The American Archive Of Public Broadcasting Celebrates 5 Years Of Preserving Public Media
WGBH and the Library of Congress are five years into their stewardship of the American Archive Of Public Broadcasting, which was instituted in 2013 to coordinate a national effort to identify, preserve and make accessible the historical record of publicly funded radio and television broadcast in the U.S. We sat down with Ryn Marchese, Engagement and Use Manager for the AAPB here at WGBH, to learn more.
How does the AAPB help stations around the country to preserve their programs?
Ryn: While the need for a public broadcasting archival initiative was recognized more than fifty years ago with the signing of the Public Broadcasting Act of 1967, efforts and funding to methodically implement a nationally coordinated program did not begin in earnest until the advent of the digital age in the 21st century.
In 2011, the Corporation of Public Broadcasting (CPB) funded 120 stations to inventory their collections. From this initiative, 2.5 million descriptive records were created. Subsequently, in 2012, CPB funded 100 of these stations to digitize what they determined was the most historically significant to preserve, and from this initiative, 40,000 hours of programming was digitized.
At this point, CPB selected WGBH and the Library of Congress as the permanent stewards of this collection, which became the beginnings of the American Archive of Public Broadcasting. The LOC houses these broadcast treasures in its Packard Campus for Audio Visual Conservation, the state-of-the-art preservation facility in Culpeper, Virginia, that was once a high-security storage facility operated by the Federal Reserve. The same facility that once stored gold bars now preserves public media!
How is WGBH uniquely positioned to take on this role?
Ryn: As a public broadcaster, WGBH brings its knowledge of the public media system and an understanding of the core issues facing both television and radio stations to the table. Primarily responsible for access to the collection, metadata and systems/website management, as well as outreach and engagement, WGBH has long been positioned as a leader in the areas of media management, preservation and copyright issues.
Why is it important to preserve public radio and television programs?
Ryn: We need to preserve America's public broadcasting legacy. As an outlet of communication produced for and by local communities, archival recordings document places, people, events, issues, opinions, perspectives, ideas, innovations, landscapes, etc. across both time and space. To see this importance in context, I invite audiences to visit AAPB's Curated Exhibits, which includes a selection of radio and television recordings that focus on themes, topics, and events of cultural and historical significance such as climate change, protesting in America, civil rights, and the Watergate Hearings, now preserved and made accessible to the public, once again.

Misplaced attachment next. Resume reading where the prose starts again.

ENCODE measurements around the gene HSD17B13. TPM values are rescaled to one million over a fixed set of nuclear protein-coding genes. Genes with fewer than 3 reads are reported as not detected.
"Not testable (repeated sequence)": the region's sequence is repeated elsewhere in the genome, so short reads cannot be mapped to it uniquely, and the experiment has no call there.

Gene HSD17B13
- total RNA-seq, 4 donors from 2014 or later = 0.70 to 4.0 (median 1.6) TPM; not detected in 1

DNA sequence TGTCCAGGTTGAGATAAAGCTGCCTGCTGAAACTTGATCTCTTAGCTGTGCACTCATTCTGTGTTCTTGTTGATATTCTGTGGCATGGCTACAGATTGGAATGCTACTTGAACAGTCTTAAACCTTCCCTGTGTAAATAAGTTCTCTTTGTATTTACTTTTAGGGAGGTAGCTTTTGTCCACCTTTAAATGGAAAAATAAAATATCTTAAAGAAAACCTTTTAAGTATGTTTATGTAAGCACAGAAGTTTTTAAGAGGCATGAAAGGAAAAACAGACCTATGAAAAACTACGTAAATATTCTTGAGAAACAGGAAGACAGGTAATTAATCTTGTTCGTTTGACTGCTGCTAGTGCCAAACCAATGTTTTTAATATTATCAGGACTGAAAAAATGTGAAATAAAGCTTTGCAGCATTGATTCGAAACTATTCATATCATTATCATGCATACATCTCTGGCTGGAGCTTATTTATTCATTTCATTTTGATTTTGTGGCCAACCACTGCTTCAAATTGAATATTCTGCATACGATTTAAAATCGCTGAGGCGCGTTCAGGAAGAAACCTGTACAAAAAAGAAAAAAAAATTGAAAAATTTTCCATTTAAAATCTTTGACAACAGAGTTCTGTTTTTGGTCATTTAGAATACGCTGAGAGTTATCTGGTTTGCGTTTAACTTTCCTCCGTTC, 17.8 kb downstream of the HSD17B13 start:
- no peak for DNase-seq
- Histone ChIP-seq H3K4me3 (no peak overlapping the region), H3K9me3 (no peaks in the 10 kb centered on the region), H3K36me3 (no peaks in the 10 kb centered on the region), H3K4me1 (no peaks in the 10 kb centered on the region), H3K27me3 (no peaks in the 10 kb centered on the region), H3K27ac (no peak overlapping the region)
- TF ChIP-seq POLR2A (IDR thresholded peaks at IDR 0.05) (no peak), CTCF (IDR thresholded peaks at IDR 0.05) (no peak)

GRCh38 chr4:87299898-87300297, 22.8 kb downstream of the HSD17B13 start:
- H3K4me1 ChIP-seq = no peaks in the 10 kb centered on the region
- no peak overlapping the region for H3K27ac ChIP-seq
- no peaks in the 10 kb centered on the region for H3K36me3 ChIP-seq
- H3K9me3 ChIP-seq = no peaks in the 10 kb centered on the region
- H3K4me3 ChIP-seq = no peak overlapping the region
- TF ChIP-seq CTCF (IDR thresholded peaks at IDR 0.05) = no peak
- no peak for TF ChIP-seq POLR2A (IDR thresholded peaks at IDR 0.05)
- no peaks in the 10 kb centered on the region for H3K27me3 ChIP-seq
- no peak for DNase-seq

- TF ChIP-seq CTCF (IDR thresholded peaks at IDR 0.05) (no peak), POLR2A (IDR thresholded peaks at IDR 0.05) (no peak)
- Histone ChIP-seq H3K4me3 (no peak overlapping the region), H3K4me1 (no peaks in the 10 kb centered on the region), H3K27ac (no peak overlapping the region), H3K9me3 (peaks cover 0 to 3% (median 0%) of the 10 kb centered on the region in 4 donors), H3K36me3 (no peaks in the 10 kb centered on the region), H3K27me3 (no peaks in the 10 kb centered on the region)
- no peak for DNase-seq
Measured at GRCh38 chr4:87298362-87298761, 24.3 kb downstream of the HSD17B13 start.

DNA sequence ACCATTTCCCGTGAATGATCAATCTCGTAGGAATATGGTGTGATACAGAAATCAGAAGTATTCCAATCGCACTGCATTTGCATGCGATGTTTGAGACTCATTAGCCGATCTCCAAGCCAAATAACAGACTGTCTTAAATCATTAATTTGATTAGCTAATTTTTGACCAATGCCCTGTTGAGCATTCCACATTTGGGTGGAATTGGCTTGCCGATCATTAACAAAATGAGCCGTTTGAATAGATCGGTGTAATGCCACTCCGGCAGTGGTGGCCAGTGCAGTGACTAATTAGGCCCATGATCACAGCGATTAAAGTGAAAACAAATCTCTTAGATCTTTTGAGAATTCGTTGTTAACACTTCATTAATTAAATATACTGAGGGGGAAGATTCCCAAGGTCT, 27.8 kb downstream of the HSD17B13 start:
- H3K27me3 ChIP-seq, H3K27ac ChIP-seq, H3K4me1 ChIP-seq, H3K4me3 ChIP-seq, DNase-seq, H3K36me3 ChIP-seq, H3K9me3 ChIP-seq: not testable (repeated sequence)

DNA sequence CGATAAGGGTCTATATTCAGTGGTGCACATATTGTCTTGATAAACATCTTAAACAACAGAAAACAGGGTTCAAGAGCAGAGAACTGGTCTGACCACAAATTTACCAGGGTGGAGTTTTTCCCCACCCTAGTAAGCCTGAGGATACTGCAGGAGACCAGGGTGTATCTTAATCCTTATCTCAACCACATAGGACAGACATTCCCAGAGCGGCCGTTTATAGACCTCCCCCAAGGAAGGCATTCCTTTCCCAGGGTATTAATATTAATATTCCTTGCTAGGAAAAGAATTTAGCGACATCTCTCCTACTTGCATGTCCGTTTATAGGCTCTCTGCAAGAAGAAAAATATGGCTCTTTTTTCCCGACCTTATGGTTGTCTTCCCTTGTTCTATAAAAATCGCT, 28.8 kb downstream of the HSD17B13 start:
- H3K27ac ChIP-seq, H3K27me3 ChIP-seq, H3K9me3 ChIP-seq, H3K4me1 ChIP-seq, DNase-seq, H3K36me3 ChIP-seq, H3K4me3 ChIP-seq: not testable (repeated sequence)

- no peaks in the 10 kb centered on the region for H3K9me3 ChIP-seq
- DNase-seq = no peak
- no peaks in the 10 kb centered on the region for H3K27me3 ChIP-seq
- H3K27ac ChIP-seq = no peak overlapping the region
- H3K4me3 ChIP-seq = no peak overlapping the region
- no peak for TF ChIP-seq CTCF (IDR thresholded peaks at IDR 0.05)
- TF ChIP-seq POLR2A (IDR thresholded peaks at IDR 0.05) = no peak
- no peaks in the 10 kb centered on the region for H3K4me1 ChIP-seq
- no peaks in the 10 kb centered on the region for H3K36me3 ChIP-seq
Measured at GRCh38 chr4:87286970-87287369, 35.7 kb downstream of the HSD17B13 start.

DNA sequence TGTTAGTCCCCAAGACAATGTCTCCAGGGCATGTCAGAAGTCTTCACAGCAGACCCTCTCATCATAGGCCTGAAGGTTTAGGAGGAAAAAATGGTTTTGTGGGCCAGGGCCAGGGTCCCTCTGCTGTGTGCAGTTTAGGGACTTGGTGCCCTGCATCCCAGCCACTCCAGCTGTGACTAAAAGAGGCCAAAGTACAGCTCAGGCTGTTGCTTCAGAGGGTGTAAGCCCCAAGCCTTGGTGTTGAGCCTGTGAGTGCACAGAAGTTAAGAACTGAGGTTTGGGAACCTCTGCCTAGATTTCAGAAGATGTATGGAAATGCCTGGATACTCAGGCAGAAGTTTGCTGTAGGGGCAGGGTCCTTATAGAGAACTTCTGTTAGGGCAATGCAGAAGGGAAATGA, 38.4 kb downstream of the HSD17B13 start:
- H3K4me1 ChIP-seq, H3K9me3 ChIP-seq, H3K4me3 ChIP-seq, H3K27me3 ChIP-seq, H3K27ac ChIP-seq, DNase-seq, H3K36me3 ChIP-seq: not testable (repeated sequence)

What's the most notable or surprising piece of content you've come across in the archive?
Ryn: There are so many radio and television programs that stick with me. Some programs include travel to places I've never been, stories I never thought would be true, or characters worth listening to. A great sampling of this is in the AAPB Road Trip Special Collection. It highlights the breadth of the AAPB collection from sea to shining sea.
However, one interview that has left a lasting impression is the raw interview of Emmett Till's mother, Mamie Till Mobley, from American Experience's The Murder of Emmett Till Interviews Special Collection. Imagine it. On-screen is Ms. Mobley, a woman I'd only seen in photographs or read about in history books. The camera focuses in on her face as she listens to the director off-screen. She takes their feedback seriously and begins retelling her story. It is in these exchanges, between the multiple takes, that I realize the magnitude and transparency of public media archives. Ms. Mobley is an example of an ordinary citizen who wasn't trained in film production and didn't ask to make history, but here she is, trying to be true to her story and relatable to unknown viewers.
In short, the AAPB has given me the opportunity to see ordinary people thoughtfully phrase their experience on-the-spot. Between all the production cues, infographics, and theme music, I appreciate public broadcasting's ability to be curious, bring unique stories out of the ordinary day-to-day, and connect people.
What's been your favorite year or decade, from the 1940s to the present, to preserve and why?
Ryn: Instead of offering a timeframe, I'd like to approach this question geographically. With the AAPB, we've preserved material from Guam PBS to WUSF in Tampa, FL, so I often find my favorite content based on location and what that local community thought was important to broadcast. For example, who knew a second-wave feminist talk show would come out of WNED in Buffalo, NY? Or the oldest radio programs are from Wisconsin, following the tradition of educational farm programs?
Whether it be raw interviews, educational programming, documentaries, a talk-show, magazine series, or news programs, they are all my favorite to preserve because they are all an invitation into a specific moment that was worth broadcasting.